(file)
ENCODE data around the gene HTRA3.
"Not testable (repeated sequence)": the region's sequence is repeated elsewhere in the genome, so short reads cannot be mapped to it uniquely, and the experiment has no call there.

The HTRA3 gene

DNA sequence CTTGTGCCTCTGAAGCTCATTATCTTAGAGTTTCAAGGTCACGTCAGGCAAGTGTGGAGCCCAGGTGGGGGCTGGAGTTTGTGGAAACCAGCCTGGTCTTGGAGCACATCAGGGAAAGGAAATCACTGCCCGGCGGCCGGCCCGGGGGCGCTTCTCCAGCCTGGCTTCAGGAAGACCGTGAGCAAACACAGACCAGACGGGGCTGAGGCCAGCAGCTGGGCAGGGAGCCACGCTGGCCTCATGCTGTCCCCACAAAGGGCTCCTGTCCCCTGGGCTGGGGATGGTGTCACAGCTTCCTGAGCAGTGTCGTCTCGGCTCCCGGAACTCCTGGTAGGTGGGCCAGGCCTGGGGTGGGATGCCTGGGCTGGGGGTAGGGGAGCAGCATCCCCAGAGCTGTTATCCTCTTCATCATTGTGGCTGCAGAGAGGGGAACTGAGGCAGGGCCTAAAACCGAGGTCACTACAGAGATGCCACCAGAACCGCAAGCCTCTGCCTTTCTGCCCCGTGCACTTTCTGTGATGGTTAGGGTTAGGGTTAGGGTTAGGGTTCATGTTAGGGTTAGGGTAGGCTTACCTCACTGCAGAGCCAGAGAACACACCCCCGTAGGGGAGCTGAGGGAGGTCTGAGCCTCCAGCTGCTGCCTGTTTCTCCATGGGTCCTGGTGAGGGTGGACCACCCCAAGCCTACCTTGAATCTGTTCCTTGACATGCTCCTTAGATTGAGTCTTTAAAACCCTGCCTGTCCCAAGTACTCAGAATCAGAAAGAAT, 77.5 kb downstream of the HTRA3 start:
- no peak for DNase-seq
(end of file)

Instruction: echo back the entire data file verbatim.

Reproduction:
ENCODE data around the gene HTRA3.
"Not testable (repeated sequence)": the region's sequence is repeated elsewhere in the genome, so short reads cannot be mapped to it uniquely, and the experiment has no call there.

The HTRA3 gene

DNA sequence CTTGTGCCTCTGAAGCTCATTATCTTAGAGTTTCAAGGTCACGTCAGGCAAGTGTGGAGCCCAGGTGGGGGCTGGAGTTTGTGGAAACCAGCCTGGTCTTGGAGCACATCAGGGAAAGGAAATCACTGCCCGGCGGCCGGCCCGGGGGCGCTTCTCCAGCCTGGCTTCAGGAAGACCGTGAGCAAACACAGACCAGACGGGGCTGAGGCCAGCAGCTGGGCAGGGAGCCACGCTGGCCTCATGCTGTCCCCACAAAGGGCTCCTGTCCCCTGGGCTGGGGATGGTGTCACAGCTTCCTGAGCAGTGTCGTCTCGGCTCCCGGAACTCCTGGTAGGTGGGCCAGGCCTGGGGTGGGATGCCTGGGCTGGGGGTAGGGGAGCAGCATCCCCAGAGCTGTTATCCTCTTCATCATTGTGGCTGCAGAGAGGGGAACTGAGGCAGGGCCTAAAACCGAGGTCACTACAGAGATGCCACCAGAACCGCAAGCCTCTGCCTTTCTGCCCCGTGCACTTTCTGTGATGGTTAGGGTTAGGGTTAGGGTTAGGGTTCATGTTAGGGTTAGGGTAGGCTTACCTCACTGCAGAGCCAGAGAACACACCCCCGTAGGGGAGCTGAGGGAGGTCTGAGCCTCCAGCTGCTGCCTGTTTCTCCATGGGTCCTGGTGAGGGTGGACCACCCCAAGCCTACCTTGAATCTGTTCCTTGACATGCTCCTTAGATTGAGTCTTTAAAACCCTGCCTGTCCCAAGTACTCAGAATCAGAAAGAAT, 77.5 kb downstream of the HTRA3 start:
- no peak for DNase-seq